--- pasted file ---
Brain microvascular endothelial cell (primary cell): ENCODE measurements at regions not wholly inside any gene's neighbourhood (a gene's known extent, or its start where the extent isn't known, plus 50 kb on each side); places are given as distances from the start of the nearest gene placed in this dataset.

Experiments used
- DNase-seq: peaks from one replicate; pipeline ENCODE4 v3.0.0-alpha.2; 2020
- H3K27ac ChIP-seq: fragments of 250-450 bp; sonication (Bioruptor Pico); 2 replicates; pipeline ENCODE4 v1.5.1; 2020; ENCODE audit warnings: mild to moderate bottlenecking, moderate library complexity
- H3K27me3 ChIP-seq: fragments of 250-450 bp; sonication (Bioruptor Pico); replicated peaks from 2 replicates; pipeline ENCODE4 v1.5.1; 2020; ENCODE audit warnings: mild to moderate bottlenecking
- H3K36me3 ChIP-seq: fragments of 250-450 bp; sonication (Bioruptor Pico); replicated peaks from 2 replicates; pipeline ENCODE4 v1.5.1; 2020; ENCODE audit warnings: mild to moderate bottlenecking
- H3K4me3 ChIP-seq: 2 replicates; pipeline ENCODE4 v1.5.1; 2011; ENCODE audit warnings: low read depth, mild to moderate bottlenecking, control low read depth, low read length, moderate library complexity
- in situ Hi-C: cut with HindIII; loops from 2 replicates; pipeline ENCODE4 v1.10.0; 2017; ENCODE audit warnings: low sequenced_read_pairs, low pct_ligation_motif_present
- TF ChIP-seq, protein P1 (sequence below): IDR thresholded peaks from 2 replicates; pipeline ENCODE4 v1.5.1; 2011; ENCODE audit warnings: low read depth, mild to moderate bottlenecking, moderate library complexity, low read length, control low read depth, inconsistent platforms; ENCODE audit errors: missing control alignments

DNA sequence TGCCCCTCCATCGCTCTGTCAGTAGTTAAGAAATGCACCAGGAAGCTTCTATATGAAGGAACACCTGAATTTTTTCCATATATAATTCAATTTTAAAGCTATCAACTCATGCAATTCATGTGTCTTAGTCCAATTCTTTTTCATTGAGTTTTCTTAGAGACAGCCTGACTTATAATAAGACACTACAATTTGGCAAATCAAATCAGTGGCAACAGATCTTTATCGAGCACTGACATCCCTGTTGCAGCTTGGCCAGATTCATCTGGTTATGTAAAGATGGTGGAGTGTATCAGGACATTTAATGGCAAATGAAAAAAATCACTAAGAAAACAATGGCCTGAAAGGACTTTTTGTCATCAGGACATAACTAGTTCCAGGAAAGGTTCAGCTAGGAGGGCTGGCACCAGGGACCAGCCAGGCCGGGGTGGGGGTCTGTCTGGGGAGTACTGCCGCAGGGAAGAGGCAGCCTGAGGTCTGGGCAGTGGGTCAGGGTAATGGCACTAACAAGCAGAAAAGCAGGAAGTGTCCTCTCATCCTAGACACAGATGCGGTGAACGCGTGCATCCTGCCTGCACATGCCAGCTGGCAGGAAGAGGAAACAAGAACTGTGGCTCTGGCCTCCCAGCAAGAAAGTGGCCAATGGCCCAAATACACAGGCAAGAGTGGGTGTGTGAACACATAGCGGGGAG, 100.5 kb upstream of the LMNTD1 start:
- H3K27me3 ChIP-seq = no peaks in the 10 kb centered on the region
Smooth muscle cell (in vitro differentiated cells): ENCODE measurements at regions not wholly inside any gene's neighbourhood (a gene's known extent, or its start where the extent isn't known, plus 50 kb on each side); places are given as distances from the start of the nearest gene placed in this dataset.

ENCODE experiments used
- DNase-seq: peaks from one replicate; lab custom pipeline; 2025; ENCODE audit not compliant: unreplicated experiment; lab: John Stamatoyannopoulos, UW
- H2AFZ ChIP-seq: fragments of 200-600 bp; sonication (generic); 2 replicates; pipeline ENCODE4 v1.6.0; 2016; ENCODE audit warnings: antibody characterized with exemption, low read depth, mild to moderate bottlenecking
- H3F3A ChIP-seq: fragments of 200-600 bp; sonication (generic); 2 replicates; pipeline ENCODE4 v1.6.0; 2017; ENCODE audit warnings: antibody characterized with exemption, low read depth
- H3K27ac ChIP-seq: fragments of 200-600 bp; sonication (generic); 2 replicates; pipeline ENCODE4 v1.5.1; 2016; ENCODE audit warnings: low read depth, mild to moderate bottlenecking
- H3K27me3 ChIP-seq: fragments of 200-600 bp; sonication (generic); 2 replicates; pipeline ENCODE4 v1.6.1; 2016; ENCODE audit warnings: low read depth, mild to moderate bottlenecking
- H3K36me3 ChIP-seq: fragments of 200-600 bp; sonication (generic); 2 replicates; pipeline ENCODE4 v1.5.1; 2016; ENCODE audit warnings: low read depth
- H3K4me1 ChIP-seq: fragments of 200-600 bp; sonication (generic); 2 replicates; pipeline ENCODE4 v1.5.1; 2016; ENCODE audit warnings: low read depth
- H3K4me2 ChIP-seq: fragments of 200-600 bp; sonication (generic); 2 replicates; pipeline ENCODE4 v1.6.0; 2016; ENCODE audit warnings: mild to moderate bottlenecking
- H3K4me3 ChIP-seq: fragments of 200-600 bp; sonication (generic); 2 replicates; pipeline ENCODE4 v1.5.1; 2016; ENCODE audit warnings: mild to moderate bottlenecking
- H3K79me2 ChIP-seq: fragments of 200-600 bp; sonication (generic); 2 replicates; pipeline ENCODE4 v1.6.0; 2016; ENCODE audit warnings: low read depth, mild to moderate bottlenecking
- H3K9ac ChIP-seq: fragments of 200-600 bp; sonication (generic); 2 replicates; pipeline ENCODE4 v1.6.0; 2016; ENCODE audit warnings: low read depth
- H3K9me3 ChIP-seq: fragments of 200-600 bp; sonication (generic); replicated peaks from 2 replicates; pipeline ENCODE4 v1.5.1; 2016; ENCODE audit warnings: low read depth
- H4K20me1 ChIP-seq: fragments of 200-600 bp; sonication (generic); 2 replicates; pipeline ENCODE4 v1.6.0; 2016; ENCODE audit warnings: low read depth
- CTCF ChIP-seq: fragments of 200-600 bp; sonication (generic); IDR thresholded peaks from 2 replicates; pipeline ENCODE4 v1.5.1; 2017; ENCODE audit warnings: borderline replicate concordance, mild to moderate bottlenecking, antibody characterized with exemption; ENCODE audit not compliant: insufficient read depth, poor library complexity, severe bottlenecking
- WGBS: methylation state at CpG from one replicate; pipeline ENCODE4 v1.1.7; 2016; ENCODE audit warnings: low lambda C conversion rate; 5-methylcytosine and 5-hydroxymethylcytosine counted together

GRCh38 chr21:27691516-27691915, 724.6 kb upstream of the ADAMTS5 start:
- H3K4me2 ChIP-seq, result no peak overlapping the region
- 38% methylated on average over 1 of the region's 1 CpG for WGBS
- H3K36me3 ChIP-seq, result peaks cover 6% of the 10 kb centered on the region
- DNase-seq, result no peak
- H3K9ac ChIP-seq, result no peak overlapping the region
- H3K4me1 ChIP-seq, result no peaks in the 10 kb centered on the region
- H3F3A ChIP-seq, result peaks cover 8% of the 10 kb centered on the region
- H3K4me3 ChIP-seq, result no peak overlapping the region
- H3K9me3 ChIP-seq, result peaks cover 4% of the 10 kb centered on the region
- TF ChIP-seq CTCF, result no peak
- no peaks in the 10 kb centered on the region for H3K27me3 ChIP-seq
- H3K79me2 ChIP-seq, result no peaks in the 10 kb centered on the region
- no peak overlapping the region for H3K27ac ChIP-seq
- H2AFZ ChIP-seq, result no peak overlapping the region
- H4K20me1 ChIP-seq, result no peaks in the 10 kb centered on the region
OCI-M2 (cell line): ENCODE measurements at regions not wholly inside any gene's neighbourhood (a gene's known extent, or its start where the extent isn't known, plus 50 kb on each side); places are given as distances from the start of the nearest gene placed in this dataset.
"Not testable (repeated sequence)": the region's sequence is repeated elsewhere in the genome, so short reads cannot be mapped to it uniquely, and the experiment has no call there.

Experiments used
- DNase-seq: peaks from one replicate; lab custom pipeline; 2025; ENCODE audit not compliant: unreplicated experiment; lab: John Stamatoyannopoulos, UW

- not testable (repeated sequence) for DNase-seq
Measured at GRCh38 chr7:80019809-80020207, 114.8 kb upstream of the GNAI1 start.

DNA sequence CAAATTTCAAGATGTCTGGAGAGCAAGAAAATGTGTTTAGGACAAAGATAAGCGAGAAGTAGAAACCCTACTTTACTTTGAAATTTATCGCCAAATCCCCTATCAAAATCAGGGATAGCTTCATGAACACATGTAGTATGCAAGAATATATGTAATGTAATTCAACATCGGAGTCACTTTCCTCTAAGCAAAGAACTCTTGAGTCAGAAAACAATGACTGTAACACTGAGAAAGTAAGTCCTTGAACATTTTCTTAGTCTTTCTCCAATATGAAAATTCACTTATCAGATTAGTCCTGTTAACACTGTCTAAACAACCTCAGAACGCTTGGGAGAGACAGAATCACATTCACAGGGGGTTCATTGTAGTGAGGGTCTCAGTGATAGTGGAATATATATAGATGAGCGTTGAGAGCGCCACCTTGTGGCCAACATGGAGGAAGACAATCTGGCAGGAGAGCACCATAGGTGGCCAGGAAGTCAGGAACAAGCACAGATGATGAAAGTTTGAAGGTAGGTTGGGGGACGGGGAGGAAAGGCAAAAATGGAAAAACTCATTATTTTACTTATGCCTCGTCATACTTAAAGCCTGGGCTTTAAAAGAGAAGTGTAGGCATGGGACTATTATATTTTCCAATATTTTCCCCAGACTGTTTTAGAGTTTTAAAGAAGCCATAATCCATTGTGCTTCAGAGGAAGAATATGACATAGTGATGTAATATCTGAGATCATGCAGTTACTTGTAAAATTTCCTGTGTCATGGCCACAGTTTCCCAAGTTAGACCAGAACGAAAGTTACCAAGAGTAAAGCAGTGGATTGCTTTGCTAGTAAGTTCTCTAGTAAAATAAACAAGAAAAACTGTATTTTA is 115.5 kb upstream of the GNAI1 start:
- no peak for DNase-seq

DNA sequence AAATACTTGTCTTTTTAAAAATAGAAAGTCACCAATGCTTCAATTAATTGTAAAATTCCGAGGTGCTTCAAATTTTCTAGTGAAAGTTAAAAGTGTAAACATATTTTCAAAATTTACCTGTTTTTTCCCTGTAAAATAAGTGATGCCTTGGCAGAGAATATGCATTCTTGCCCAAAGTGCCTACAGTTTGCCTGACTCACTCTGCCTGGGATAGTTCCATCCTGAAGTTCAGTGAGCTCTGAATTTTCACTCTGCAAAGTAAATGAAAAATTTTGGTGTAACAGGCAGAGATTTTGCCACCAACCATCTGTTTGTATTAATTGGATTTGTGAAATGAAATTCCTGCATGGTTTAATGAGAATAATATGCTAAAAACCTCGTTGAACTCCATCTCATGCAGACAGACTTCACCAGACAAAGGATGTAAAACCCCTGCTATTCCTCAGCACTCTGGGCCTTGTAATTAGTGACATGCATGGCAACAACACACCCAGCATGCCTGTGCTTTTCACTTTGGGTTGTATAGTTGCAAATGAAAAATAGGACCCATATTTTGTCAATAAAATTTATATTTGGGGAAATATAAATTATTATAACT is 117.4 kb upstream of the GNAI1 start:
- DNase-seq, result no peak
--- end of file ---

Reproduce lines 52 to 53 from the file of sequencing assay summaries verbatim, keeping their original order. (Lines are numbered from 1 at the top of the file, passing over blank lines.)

- no peak for DNase-seq

DNA sequence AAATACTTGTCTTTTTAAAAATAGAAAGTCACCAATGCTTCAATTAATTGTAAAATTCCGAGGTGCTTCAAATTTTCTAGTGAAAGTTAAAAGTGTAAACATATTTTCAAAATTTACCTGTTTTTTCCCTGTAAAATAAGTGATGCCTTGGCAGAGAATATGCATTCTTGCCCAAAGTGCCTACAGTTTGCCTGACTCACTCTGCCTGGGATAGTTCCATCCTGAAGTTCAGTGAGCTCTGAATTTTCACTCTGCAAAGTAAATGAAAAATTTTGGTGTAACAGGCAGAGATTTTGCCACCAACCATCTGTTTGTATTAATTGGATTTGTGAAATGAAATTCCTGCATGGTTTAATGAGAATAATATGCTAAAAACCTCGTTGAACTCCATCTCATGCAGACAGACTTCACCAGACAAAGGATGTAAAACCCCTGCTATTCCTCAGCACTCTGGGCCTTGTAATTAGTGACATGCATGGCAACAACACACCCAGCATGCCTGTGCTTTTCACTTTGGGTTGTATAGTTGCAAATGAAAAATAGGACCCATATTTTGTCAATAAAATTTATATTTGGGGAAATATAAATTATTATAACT is 117.4 kb upstream of the GNAI1 start: